Windows 11 Shuts Down Instead of Going to Sleep? Here’s the Fix


Windows’ sleep and hibernation modes are great for taking quick breaks from your work or browsing when you know you’ll resume it in a short while. With these modes, you can pick up where you left off while saving energy.

However, some Windows 11 users have reported that their computers shut down instead of going into sleep mode. With this guide, we will examine this issue more deeply and explore some troubleshooting methods other users have found successful.

Why Does a Windows PC Shut Down Instead of Going to Sleep?

The issue under discussion is typically caused when the users try to switch to the Sleep mode but their PC shuts down instead. Here are some potential reasons why this might be happening:

  • Problematic power settings: The power settings of your operating system might be configured incorrectly, causing your PC to switch off instead of going into Sleep mode.
  • Outdated or corrupt drivers: If the relevant drivers installed on your PC are outdated or corrupt, they will become incompatible with the system and fail to do their jobs properly.
  • Hibernation mode: This mode puts your open documents and applications on the hard disk and switches your computer off. This mode looks almost identical to a turned-off computer, which causes people to erroneously think their PC keeps turning off.
  • Power plan: A setting in your chosen power plan might also be forcing the PC to shut down. If this scenario is applicable, you can switch to a different power plan to fix the problem.

Having identified the possible causes for the issue, let’s move to the troubleshooting steps that helped other affected users resolve the problem.

1. Modify Advanced Power Settings

Apparently, your PC is likely to shut down instead of going into Sleep mode if the Hard disk settings in the Advanced Power Settings of Sleep mode are configured incorrectly. Several users managed to fix the issue after increasing the time at which the hard drive is turned off in Sleep settings. Here is how you can do it:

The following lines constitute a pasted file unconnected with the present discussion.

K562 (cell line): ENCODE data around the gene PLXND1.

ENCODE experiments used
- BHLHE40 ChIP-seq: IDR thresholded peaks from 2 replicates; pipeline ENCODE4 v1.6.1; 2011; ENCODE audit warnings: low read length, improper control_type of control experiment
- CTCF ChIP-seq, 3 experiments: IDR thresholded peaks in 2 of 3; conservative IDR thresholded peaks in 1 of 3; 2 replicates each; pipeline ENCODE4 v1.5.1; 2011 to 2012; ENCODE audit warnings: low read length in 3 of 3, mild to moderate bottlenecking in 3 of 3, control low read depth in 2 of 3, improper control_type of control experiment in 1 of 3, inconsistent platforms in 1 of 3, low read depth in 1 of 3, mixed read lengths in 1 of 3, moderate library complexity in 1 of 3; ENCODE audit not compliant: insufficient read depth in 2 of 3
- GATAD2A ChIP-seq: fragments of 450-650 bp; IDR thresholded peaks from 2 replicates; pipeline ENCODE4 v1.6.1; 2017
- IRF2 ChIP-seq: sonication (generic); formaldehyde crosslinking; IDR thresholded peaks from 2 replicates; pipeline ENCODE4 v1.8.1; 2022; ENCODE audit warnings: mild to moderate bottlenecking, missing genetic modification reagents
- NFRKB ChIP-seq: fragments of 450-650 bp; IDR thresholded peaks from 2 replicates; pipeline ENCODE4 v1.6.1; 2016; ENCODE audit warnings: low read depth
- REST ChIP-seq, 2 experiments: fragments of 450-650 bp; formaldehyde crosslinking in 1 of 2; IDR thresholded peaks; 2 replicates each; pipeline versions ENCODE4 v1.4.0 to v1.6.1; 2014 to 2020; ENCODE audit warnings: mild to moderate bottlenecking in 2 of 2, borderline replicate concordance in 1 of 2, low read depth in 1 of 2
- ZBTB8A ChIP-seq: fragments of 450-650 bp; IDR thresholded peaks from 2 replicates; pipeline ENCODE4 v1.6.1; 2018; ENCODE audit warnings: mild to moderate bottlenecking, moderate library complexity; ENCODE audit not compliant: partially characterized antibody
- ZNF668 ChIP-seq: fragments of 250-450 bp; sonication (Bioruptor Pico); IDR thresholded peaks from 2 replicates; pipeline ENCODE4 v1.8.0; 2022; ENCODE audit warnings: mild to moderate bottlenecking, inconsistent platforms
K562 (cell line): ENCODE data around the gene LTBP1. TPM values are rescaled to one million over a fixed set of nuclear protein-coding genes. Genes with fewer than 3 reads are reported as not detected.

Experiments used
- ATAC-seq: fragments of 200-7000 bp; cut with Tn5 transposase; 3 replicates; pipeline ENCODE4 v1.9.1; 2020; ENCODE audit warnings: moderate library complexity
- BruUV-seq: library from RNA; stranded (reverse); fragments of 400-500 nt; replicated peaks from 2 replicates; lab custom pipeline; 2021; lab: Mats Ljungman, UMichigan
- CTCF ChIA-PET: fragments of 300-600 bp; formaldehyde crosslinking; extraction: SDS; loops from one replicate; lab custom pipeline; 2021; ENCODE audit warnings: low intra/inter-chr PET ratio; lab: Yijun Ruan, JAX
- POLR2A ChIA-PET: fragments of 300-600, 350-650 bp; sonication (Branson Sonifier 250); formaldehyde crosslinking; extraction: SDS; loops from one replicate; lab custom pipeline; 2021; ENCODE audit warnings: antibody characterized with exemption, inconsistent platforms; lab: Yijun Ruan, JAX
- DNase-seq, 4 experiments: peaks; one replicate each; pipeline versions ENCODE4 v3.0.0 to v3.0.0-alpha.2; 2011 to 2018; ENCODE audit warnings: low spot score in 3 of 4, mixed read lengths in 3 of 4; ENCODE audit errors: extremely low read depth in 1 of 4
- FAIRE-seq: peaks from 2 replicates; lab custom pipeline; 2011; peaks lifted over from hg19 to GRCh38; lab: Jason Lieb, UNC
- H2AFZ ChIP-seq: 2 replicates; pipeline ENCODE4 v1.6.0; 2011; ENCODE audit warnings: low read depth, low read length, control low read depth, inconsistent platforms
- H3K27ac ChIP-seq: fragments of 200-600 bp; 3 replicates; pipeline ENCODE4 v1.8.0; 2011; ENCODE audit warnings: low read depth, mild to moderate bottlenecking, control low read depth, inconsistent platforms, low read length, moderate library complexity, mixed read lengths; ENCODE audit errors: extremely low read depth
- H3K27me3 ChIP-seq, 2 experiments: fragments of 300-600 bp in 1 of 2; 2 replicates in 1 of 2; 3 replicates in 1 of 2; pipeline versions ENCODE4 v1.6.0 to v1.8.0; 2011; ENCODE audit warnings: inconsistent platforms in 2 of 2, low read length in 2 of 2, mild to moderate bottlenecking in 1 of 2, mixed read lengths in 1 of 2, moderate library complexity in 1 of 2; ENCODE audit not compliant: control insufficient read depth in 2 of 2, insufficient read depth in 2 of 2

1. Press Win + R simultaneously to open a Run dialog box.
  2. Type control in the text field of the dialog box and hit Enter.
  3. Inside the Control Panel window, click on Hardware and Sound.
  4. Then, choose Power Options and select Change when the computer sleeps as shown below.
  5. Click on Change advanced power settings. This should launch a dialog box on your screen.
  6. Enter 1500 (or any other large number) in the text field associated with On battery under the Turn off hard disk after option.

Once done, check if your sleep mode works now. And if you’re interested, why not learn how to fully customize your Windows 10 sleep settings too?

2. Disable Hibernation

Some PCs are set up to go into hibernation after they’ve been in sleep mode for a set time. A computer in hibernation will act very similarly to a PC that’s turned off; for example, you can’t wake it by wiggling the mouse or pressing a key on the keyboard. The only way you can wake it back up is by pressing the power button.

Because of this, some users get the impression that their PC automatically turns off mid-sleep, when in fact it’s just hibernating. And this means that some fixes for a PC that turns off when it goes to sleep won’t work, because it’s not actually turning off in the first place.